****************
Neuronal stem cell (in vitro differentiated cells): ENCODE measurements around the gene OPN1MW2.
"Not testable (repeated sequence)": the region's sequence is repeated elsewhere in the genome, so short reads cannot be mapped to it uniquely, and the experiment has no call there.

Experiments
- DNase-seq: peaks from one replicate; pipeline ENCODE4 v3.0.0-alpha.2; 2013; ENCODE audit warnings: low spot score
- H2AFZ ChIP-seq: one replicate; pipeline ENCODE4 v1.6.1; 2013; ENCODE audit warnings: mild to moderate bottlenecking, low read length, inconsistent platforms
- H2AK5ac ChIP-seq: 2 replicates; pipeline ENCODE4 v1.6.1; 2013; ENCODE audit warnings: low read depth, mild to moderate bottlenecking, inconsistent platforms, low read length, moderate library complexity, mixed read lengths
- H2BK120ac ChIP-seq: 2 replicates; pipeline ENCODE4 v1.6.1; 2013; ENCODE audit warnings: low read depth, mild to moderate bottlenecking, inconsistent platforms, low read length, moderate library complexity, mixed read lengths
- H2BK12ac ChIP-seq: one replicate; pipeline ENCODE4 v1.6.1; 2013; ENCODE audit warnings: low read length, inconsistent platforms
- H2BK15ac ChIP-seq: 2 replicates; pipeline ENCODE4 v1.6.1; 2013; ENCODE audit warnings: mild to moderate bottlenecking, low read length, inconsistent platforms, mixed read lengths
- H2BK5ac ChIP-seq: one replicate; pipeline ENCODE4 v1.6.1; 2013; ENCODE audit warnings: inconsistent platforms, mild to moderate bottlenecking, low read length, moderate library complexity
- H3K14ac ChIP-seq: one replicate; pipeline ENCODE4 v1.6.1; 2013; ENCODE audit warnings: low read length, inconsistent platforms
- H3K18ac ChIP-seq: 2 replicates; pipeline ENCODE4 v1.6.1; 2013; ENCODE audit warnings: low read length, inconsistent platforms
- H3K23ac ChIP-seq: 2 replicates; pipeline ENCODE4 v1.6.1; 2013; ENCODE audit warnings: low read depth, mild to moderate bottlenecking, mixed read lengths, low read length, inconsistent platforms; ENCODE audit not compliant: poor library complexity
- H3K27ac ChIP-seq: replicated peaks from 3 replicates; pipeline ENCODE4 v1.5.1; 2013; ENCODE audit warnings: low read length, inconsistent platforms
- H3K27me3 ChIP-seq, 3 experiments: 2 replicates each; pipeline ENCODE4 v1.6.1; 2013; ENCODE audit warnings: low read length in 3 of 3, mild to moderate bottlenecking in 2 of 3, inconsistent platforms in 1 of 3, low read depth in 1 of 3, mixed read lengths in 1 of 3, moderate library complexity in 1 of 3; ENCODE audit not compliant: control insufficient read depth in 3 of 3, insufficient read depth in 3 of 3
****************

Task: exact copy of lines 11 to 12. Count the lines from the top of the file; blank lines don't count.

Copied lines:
- H3K14ac ChIP-seq: one replicate; pipeline ENCODE4 v1.6.1; 2013; ENCODE audit warnings: low read length, inconsistent platforms
- H3K18ac ChIP-seq: 2 replicates; pipeline ENCODE4 v1.6.1; 2013; ENCODE audit warnings: low read length, inconsistent platforms